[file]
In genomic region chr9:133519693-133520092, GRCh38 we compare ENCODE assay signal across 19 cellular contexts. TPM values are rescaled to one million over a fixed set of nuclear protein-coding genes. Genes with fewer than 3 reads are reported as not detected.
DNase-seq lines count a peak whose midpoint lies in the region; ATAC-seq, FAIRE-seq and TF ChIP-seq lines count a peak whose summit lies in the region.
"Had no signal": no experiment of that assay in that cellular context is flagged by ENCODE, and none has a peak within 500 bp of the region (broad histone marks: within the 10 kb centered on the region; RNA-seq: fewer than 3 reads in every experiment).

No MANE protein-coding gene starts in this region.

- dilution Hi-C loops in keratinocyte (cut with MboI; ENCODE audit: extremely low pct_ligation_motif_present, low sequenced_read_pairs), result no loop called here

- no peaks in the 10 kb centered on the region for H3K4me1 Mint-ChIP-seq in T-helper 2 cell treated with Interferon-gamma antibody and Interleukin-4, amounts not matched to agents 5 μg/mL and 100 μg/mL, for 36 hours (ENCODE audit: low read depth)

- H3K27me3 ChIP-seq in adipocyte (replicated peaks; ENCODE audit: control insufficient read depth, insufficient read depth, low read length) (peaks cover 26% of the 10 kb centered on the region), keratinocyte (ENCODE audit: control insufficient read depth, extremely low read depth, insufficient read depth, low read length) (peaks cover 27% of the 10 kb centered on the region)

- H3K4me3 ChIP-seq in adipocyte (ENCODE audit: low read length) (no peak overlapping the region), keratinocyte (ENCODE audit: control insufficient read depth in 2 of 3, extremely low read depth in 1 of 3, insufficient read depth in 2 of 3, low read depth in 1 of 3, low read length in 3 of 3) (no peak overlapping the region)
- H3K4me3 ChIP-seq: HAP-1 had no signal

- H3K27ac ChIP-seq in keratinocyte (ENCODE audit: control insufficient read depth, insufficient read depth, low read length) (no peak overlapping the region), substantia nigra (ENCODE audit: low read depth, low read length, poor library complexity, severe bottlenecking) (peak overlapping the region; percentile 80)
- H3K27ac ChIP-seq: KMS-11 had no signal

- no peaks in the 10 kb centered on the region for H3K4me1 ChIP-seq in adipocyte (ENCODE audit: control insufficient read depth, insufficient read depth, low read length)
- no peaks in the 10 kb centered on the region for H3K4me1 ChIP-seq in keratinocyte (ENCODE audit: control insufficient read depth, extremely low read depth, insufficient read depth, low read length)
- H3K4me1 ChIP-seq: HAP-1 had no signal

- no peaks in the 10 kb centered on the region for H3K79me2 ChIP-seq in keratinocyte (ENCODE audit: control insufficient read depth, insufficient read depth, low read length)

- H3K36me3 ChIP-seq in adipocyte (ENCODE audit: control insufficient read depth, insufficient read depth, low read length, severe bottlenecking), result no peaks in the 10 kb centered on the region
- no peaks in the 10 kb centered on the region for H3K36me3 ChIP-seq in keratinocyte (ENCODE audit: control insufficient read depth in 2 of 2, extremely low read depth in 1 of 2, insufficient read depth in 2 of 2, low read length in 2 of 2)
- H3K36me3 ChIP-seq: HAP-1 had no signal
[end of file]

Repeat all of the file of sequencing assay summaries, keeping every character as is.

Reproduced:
In genomic region chr9:133519693-133520092, GRCh38 we compare ENCODE assay signal across 19 cellular contexts. TPM values are rescaled to one million over a fixed set of nuclear protein-coding genes. Genes with fewer than 3 reads are reported as not detected.
DNase-seq lines count a peak whose midpoint lies in the region; ATAC-seq, FAIRE-seq and TF ChIP-seq lines count a peak whose summit lies in the region.
"Had no signal": no experiment of that assay in that cellular context is flagged by ENCODE, and none has a peak within 500 bp of the region (broad histone marks: within the 10 kb centered on the region; RNA-seq: fewer than 3 reads in every experiment).

No MANE protein-coding gene starts in this region.

- dilution Hi-C loops in keratinocyte (cut with MboI; ENCODE audit: extremely low pct_ligation_motif_present, low sequenced_read_pairs), result no loop called here

- no peaks in the 10 kb centered on the region for H3K4me1 Mint-ChIP-seq in T-helper 2 cell treated with Interferon-gamma antibody and Interleukin-4, amounts not matched to agents 5 μg/mL and 100 μg/mL, for 36 hours (ENCODE audit: low read depth)

- H3K27me3 ChIP-seq in adipocyte (replicated peaks; ENCODE audit: control insufficient read depth, insufficient read depth, low read length) (peaks cover 26% of the 10 kb centered on the region), keratinocyte (ENCODE audit: control insufficient read depth, extremely low read depth, insufficient read depth, low read length) (peaks cover 27% of the 10 kb centered on the region)

- H3K4me3 ChIP-seq in adipocyte (ENCODE audit: low read length) (no peak overlapping the region), keratinocyte (ENCODE audit: control insufficient read depth in 2 of 3, extremely low read depth in 1 of 3, insufficient read depth in 2 of 3, low read depth in 1 of 3, low read length in 3 of 3) (no peak overlapping the region)
- H3K4me3 ChIP-seq: HAP-1 had no signal

- H3K27ac ChIP-seq in keratinocyte (ENCODE audit: control insufficient read depth, insufficient read depth, low read length) (no peak overlapping the region), substantia nigra (ENCODE audit: low read depth, low read length, poor library complexity, severe bottlenecking) (peak overlapping the region; percentile 80)
- H3K27ac ChIP-seq: KMS-11 had no signal

- no peaks in the 10 kb centered on the region for H3K4me1 ChIP-seq in adipocyte (ENCODE audit: control insufficient read depth, insufficient read depth, low read length)
- no peaks in the 10 kb centered on the region for H3K4me1 ChIP-seq in keratinocyte (ENCODE audit: control insufficient read depth, extremely low read depth, insufficient read depth, low read length)
- H3K4me1 ChIP-seq: HAP-1 had no signal

- no peaks in the 10 kb centered on the region for H3K79me2 ChIP-seq in keratinocyte (ENCODE audit: control insufficient read depth, insufficient read depth, low read length)

- H3K36me3 ChIP-seq in adipocyte (ENCODE audit: control insufficient read depth, insufficient read depth, low read length, severe bottlenecking), result no peaks in the 10 kb centered on the region
- no peaks in the 10 kb centered on the region for H3K36me3 ChIP-seq in keratinocyte (ENCODE audit: control insufficient read depth in 2 of 2, extremely low read depth in 1 of 2, insufficient read depth in 2 of 2, low read length in 2 of 2)
- H3K36me3 ChIP-seq: HAP-1 had no signal